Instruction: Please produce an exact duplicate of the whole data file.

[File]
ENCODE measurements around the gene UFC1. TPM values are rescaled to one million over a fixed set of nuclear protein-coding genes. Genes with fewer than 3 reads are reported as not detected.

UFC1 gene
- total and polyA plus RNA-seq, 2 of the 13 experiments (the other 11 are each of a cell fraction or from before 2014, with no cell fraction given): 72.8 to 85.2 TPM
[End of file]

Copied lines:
ENCODE measurements around the gene UFC1. TPM values are rescaled to one million over a fixed set of nuclear protein-coding genes. Genes with fewer than 3 reads are reported as not detected.

UFC1 gene
- total and polyA plus RNA-seq, 2 of the 13 experiments (the other 11 are each of a cell fraction or from before 2014, with no cell fraction given): 72.8 to 85.2 TPM